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Ben Simmons-James Harden blockbuster round up: better now or later? Is Maxey involved?

Scouring for all the latest on a potential James Harden-Ben Simmons swap.

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Philadelphia 76ers v Brooklyn Nets Photo by Dustin Satloff/Getty Images

Just when you allowed yourself to accept there would not be a Ben Simmons blockbuster this deadline, a big news story woke you up out of your dejected stupor and breathed new life in your flaccid lungs.

Let’s go for an internet tour and find some of the latest.

First, the Shams Bomb of the week. The latest on a Ben Simmons-James Harden swap per Shams Charania:

“There’s expectation that both the 76ers and Nets will engage in dialogue on a deal around Simmons for Harden, multiple sources say, with Philadelphia holding a chest of role players in Seth Curry, Tyrese Maxey and Matisse Thybulle that could sweeten a potential package.”

The timing of all of this is interesting. Obviously, the looming Feb. 10 deadline is the biggest factor here. But last week Tyrese Maxey dropped 33 points to go with eight dimes to upset Ja Morant and the Grizzlies in a game Joel Embiid wasn’t even active for. Hours later, Harden was spotted by witnesses sleepwalking through a game in which he dropped four total points in a loss to the Kings.

Did Maxey show the Sixers they can now rely on him more heavily than they thought, making other players more expendable? Did he personally enhance their title odds to the degree they’d like to gamble more on a shakeup? Did Harden’s recent subpar play and rumors of his wandering eye combine to coax Brooklyn into suddenly listening to Morey’s constant advances? Did Nets GM Sean Marks catch a glimpse of Tyrese and say “you know what, I’m a Spurs guy, he reminds me of Tony Parker, let’s do this?”

Fans got busy compiling threads on that game, an embodiment of Bearded lethargy:

And of course, following the Nets’ sixth consecutive loss on Friday Harden raised eyebrows with comments about “internal” issues plaguing Brooklyn. The now 10-time All-Star showing frustration in this way only lends validity to recent reports from Jake Fischer of Bleacher Report that Harden has “increased interest” in exploring free agency.

But while fans were obsessing over the reasons Harden may want to play with Joel Embiid instead of Kevin Durant, ESPN’s Adrian Wojnarowski said the Big Three were committed to playing together on Jan. 26. So did that contradict Fischer’s reports? Did something change since late last month? That’s still a mystery.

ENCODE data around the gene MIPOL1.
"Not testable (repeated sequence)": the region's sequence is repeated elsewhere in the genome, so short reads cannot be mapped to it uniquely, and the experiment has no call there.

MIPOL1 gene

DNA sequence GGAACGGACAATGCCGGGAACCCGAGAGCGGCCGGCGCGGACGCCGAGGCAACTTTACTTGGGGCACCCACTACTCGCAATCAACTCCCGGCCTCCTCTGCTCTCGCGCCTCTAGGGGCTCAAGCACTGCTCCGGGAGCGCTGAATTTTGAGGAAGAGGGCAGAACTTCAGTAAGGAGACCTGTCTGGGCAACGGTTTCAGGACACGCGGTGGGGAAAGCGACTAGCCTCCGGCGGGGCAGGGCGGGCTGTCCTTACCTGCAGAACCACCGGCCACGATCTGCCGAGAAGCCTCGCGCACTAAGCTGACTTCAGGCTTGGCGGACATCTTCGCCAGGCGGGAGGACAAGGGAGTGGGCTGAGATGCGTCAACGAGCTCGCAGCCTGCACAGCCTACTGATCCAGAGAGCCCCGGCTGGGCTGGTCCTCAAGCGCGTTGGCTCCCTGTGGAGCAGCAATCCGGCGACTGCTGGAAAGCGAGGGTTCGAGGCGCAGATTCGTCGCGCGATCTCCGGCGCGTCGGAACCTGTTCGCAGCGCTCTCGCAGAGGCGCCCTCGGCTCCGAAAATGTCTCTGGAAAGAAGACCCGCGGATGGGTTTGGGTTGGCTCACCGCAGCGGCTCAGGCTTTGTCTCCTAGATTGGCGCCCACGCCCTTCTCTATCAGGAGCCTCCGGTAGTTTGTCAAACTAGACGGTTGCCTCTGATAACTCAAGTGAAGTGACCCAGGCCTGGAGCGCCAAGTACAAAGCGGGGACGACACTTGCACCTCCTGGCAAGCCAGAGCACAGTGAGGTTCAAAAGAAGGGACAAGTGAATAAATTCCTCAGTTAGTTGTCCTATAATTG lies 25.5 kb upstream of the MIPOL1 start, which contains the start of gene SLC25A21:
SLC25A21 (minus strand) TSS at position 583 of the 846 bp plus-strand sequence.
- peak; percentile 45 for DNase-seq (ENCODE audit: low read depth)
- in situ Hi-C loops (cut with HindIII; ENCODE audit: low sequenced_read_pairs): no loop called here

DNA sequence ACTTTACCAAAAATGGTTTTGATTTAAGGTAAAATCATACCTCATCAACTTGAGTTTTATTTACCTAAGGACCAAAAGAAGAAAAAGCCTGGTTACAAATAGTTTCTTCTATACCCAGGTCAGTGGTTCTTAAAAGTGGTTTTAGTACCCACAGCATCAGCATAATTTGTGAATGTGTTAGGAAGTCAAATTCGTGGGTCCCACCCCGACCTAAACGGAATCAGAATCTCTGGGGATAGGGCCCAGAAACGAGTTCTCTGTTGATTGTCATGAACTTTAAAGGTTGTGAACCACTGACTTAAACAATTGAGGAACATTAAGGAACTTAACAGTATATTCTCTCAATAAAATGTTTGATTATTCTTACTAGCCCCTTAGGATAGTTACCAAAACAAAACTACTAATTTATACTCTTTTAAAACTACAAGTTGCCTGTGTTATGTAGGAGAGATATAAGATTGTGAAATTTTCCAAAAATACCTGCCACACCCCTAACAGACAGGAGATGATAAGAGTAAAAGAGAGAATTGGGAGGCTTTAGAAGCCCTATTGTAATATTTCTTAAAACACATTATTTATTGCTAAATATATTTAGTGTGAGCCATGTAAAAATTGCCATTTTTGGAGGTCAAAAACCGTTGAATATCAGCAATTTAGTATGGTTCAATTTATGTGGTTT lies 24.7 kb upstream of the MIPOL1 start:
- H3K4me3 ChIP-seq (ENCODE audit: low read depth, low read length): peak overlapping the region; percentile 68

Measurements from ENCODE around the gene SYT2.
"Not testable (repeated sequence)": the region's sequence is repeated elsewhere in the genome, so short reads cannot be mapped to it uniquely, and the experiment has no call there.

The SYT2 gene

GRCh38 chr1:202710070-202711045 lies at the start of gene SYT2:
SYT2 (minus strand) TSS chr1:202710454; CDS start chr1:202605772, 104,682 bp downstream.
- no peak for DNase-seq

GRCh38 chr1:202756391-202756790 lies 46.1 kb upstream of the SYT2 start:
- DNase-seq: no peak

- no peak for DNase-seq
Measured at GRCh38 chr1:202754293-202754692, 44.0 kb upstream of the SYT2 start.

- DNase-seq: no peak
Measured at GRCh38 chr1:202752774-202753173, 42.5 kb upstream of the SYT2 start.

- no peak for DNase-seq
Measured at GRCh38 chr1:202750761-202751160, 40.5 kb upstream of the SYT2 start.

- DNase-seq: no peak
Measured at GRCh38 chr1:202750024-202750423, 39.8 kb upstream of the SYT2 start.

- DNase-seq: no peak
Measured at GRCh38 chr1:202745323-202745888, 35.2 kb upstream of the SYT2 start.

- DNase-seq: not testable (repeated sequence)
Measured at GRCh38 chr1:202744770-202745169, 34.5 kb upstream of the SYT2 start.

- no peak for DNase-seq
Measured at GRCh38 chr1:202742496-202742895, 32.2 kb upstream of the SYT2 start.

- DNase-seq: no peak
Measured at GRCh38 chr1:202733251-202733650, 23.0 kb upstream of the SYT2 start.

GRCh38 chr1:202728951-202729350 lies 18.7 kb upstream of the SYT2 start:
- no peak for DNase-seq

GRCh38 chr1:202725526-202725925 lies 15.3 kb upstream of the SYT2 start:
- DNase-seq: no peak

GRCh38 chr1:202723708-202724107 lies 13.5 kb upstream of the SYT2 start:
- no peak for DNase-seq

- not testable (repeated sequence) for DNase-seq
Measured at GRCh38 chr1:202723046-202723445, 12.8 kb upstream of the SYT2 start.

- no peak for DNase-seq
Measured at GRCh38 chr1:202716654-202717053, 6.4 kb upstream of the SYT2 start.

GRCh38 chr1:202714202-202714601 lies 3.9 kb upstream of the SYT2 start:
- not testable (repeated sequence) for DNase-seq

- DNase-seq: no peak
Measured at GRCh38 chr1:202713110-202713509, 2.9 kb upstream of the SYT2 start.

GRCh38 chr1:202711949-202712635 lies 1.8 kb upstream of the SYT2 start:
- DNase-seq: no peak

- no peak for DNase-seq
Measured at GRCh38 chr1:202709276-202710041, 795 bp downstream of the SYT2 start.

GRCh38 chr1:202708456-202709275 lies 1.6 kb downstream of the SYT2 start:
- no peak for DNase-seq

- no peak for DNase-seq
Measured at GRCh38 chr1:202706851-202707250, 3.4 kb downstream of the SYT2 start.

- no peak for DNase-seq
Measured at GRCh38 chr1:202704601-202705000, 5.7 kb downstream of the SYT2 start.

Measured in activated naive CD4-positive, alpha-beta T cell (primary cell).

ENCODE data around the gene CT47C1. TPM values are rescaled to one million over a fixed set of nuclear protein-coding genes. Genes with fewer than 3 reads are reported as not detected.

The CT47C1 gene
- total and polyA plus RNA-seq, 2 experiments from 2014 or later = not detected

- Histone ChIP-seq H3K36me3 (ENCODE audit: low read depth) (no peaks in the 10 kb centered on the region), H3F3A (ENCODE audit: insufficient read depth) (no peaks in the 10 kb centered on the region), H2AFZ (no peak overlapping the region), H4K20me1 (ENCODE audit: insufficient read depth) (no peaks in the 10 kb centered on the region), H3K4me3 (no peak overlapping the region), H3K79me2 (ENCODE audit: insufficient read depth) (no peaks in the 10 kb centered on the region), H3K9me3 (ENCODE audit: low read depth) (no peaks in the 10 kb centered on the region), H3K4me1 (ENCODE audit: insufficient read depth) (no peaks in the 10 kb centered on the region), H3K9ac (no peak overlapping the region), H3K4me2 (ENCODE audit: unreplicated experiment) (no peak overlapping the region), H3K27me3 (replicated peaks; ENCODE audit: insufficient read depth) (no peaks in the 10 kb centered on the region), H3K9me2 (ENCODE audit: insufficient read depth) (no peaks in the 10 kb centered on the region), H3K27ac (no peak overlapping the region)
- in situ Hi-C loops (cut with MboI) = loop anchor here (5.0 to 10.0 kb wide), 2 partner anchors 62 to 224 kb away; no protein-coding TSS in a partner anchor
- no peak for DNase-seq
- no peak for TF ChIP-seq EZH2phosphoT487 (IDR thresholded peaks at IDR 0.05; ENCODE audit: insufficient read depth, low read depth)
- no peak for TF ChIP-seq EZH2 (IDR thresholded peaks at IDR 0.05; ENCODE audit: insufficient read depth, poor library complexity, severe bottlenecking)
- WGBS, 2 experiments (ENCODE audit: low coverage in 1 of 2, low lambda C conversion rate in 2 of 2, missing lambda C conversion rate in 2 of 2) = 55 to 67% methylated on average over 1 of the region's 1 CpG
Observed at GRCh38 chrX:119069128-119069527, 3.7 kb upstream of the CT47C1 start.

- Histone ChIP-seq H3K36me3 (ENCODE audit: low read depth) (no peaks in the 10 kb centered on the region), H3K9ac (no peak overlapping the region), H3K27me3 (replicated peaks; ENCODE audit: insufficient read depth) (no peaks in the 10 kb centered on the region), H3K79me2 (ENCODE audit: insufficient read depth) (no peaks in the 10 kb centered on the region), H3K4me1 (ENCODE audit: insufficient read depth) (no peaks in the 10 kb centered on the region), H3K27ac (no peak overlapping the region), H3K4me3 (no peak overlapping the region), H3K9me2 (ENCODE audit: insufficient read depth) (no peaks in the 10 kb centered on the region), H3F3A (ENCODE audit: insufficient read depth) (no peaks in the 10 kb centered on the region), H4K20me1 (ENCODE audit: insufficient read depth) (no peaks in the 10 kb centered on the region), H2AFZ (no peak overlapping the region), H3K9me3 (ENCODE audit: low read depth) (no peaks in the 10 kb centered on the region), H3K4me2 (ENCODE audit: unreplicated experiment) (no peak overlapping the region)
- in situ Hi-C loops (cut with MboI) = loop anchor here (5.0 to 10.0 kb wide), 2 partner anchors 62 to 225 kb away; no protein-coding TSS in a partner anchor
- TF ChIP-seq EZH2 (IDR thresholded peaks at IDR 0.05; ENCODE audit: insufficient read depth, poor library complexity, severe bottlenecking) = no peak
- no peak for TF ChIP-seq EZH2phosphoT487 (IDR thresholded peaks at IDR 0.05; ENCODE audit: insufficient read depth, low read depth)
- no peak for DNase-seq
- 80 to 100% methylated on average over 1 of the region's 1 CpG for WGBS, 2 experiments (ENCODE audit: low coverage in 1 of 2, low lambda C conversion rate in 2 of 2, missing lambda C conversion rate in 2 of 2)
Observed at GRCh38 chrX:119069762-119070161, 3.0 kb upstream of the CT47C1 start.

Kyle Neubeck reporting for PhillyVoice weighed in on Shams’ update with some sourced intel:

“The idea that [the Sixers] should have to give up multiple valuable trade chips for a disgruntled player who could outright walk away from Brooklyn in the summer has already been mocked internally. If Harden is in danger of actively sabotaging what the Nets want to build, as Charania reports here, the Sixers don’t believe they should have to give up more than a multi-time All-Star in Simmons to get a deal done before February 10th.

“Brooklyn would love to get a 25-year old, multi-time All-Star who is under contract for multiple years in exchange for a guy who is unhappy and not under contract long term,” one source said.

It is still more likely, sources familiar with the situation say, that the Sixers complete a deal for Harden or a player of Harden’s caliber in the summer, rather than in the next six days....

Take this as you will — as of Friday evening, team sources told PhillyVoice there has been no significant conversation between the Nets and Sixers regarding Harden, with Philadelphia viewing this latest report as a signal that they’re merely open for business.”

So it sounds like Philadelphia has already taken action to push back against the phrasing in Shams report that the Sixers should or could add these “sweeteners” (how insulting!) like Curry, Maxey, or Thybulle. They may even be tempering fan expectations, hinting this is still more of a summer blockbuster that could air when “Jurassic World: Dominion” does.